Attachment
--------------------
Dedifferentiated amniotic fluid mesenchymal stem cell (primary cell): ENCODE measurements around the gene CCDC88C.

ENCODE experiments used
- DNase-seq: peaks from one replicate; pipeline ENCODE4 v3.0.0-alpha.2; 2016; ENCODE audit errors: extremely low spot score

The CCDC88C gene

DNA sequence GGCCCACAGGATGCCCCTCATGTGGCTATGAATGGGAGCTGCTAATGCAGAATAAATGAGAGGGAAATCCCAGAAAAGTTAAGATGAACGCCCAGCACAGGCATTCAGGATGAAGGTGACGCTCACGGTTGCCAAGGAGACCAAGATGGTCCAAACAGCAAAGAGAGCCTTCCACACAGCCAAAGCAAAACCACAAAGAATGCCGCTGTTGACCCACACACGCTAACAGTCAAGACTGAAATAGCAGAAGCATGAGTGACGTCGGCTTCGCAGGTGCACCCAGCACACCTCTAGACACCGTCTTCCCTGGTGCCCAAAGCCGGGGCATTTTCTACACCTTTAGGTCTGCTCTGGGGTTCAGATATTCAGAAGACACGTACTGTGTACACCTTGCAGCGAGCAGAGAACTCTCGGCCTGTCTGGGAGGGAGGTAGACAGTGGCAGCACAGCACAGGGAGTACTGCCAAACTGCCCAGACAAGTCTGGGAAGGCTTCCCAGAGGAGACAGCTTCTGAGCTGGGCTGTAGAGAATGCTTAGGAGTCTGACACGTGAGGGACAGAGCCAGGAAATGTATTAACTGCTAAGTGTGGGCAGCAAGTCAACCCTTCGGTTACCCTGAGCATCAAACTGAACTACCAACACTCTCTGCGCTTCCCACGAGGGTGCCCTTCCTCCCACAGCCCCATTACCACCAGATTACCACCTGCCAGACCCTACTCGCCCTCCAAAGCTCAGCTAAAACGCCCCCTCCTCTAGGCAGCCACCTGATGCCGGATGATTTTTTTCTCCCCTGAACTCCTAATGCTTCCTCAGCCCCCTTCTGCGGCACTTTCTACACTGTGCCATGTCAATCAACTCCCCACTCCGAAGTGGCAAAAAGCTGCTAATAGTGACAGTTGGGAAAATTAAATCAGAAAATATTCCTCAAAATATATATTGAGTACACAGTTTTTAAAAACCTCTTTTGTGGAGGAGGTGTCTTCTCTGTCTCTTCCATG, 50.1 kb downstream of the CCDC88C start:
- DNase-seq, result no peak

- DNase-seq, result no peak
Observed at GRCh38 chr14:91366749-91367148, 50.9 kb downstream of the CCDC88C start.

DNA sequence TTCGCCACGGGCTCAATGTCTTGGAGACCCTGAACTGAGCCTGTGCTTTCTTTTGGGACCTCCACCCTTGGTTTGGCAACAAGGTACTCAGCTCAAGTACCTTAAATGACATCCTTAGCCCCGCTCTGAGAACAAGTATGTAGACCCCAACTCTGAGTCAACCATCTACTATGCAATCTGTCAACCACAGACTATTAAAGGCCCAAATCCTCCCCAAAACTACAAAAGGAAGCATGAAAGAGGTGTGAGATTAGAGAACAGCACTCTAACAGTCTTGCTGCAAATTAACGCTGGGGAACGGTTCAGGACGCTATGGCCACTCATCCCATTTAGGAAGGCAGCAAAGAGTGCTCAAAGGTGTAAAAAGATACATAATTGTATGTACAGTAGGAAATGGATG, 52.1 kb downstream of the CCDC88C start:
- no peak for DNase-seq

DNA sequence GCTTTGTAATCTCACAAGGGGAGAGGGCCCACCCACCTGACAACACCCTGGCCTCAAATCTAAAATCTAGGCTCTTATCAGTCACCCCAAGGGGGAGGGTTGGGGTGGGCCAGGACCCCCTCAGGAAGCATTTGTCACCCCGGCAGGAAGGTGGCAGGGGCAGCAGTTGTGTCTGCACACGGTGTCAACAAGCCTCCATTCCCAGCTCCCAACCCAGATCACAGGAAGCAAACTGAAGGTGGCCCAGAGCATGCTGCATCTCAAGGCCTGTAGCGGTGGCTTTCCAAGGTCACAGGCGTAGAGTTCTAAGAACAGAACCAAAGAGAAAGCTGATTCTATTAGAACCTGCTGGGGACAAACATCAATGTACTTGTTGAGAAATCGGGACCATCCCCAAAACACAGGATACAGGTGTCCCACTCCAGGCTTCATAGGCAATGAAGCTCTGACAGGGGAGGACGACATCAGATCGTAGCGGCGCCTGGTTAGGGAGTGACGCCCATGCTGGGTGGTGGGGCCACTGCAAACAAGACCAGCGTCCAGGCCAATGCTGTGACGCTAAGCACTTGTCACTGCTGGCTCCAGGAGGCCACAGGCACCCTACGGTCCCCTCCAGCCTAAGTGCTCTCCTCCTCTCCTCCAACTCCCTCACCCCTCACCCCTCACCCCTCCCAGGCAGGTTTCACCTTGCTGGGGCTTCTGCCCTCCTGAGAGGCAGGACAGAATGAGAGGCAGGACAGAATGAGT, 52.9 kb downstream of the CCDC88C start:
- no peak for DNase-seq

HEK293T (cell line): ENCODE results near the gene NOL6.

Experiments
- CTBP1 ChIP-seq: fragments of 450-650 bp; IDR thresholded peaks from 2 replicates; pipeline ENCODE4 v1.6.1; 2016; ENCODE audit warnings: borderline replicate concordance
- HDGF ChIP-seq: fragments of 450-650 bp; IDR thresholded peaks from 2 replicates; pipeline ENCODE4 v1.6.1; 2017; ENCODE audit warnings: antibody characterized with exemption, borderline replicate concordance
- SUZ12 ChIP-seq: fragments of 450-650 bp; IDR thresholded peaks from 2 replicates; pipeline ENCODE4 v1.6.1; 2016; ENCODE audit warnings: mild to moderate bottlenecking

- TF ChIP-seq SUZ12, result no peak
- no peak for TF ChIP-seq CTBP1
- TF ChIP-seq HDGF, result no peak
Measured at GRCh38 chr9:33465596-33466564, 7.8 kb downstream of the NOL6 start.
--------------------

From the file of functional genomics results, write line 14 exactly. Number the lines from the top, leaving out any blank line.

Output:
Experiments